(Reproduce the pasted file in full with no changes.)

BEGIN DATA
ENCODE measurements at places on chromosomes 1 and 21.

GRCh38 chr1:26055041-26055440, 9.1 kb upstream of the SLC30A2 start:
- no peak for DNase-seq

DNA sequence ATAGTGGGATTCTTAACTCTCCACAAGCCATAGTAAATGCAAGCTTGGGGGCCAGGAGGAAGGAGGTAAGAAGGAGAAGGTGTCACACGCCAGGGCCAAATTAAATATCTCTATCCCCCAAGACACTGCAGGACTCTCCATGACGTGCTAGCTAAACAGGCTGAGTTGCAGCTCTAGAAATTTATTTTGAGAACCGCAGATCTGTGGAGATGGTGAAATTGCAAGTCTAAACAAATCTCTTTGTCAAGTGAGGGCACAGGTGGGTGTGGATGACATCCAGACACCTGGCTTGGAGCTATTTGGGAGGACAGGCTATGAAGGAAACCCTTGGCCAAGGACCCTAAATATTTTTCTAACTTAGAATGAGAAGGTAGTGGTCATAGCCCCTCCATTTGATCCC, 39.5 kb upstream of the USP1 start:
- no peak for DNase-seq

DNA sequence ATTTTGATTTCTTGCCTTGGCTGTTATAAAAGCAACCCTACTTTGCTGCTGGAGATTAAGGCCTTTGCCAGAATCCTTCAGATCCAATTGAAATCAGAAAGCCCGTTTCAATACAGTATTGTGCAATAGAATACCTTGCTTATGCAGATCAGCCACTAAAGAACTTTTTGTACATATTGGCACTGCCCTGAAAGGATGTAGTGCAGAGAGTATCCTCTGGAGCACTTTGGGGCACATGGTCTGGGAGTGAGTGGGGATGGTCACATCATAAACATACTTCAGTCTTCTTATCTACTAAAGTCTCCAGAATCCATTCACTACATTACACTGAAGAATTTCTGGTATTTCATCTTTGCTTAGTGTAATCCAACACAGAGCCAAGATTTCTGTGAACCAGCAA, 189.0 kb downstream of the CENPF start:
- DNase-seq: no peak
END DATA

ENCODE measurements at places on chromosomes 1 and 21.

GRCh38 chr1:26055041-26055440, 9.1 kb upstream of the SLC30A2 start:
- no peak for DNase-seq

DNA sequence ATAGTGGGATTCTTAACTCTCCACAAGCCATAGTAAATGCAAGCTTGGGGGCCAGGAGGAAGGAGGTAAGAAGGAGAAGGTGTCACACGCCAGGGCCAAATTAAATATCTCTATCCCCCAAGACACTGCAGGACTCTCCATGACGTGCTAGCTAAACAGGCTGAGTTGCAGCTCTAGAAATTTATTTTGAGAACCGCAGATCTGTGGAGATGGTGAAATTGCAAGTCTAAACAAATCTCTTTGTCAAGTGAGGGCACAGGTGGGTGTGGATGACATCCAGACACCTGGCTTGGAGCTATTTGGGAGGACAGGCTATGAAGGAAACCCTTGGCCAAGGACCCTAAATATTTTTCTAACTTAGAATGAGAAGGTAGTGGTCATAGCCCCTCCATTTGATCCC, 39.5 kb upstream of the USP1 start:
- no peak for DNase-seq

DNA sequence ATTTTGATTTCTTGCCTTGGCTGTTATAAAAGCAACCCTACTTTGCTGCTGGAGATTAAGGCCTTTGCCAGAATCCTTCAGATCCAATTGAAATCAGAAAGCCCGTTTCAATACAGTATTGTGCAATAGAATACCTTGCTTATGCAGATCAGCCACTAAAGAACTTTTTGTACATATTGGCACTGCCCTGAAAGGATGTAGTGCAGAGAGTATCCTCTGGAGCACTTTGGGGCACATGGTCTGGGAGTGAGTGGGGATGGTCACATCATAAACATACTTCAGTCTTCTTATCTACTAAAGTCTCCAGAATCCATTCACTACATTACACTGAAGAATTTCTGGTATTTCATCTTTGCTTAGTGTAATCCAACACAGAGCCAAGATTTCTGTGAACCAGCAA, 189.0 kb downstream of the CENPF start:
- DNase-seq: no peak